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Behavior Genetics

, Volume 35, Issue 3, pp 323–332 | Cite as

Use of A Standard Strain for External Calibration in Behavioral Phenotyping

  • David A. Blizard
  • Yumiko Wada
  • Yasuhiro Onuki
  • Katsunori Kato
  • Toshiyuki Mori
  • Tohru Taniuchi
  • Hiroshi Hosokawa
  • Takayuki Otobe
  • Aki Takahashi
  • Hayase Shisa
  • Hiroshi Hiai
  • Junshiro Makino
Article

The present paper evaluates the inclusion of a standard strain or outbred stock in multi-strain behavioral phenotyping protocols to perform the same role as the external standard in biochemical assay procedures. As potential standards, the F344 inbred strain and an outbred stock of Long Evans were tested with three other inbred strains. To evaluate the influence of rearing conditions on phenotype stability, one group of F344s was born at the University of Tsukuba, another, bred elsewhere and delivered to Tsukuba at 4 weeks of age. All animals were tested in open-field (OF), runway emergence (RE) and digging tests as adults. The results showed no influence of breeding or transportation history on OF and RE behavior of the two F344 groups, while there was evidence that digging behavior may be affected by the different rearing experience. The inclusion of a ‘standard strain or stock’ in phenotyping protocols involving multiple inbred strains or lines of rats, mice and flies has obvious advantages by providing a reference point for inter-laboratory comparisons. The properties of inbred strains and outbred stocks favorable to their use as standards are discussed.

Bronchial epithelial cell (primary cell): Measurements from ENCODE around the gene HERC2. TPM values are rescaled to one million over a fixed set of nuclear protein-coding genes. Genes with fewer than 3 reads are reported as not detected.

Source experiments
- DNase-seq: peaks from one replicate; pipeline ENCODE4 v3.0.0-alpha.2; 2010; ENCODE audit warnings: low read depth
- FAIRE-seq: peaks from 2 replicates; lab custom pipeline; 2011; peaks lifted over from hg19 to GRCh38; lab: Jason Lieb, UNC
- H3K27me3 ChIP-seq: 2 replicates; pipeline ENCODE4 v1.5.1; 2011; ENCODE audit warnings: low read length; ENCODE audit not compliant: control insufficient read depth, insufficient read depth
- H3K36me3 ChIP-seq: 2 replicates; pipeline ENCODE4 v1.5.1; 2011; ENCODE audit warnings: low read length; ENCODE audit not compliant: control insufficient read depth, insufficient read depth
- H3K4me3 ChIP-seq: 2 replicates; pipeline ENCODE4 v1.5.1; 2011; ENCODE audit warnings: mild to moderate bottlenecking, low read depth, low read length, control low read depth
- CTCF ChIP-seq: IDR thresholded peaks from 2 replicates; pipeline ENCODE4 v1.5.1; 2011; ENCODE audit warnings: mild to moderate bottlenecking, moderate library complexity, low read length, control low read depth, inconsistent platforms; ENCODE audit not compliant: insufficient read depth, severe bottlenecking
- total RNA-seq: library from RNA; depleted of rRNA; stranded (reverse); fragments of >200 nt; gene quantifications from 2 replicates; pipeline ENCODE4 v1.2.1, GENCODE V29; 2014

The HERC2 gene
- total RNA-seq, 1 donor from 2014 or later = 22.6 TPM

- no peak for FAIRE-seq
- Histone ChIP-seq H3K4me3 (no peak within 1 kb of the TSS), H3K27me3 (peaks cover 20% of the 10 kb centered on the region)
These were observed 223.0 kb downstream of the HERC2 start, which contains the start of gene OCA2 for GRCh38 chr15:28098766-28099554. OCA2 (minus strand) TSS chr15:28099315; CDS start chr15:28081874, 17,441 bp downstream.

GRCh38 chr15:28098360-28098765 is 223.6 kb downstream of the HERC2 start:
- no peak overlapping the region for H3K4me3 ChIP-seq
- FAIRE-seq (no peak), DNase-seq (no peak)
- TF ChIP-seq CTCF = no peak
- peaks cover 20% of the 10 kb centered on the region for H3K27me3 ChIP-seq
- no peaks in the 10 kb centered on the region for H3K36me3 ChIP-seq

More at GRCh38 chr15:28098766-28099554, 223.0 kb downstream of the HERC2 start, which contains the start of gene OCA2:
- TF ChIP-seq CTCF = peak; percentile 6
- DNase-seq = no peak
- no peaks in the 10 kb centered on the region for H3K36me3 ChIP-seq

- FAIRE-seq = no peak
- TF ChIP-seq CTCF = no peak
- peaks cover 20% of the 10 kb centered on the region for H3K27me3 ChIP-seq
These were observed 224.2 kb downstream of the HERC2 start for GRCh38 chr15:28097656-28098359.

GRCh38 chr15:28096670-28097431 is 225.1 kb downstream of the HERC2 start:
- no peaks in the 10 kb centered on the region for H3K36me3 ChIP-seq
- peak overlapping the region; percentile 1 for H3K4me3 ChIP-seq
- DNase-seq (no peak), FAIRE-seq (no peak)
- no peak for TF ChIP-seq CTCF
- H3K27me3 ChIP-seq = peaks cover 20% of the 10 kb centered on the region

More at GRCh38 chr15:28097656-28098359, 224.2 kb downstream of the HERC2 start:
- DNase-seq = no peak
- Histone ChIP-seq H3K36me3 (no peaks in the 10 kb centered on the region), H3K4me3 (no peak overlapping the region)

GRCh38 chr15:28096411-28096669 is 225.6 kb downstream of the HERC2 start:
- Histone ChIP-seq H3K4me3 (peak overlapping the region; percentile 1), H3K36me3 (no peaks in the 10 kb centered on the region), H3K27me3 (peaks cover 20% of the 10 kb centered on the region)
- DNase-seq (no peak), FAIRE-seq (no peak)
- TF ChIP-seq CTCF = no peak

KEYWORDS:

Behavioral phenotyping F344 LE rats standard strain THE TLE 

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Copyright information

© Springer Science+Business Media, Inc. 2005

Authors and Affiliations

  • David A. Blizard
    • 1
  • Yumiko Wada
    • 2
  • Yasuhiro Onuki
    • 2
  • Katsunori Kato
    • 2
  • Toshiyuki Mori
    • 2
  • Tohru Taniuchi
    • 2
  • Hiroshi Hosokawa
    • 2
  • Takayuki Otobe
    • 2
  • Aki Takahashi
    • 2
  • Hayase Shisa
    • 3
  • Hiroshi Hiai
    • 4
  • Junshiro Makino
    • 2
  1. 1.Center for Developmental and Health GeneticsPennsylvania State UniversityUniversity ParkUSA
  2. 2.Institute of PsychologyUniversity of TsukubaTsukubaJapan
  3. 3.Department of PathologySaitama Cancer Center Research InstituteIna-machiJapan
  4. 4.Department of Pathology and Biology of Diseases, Graduate School of MedicineKyoto UniversityKyotoJapan

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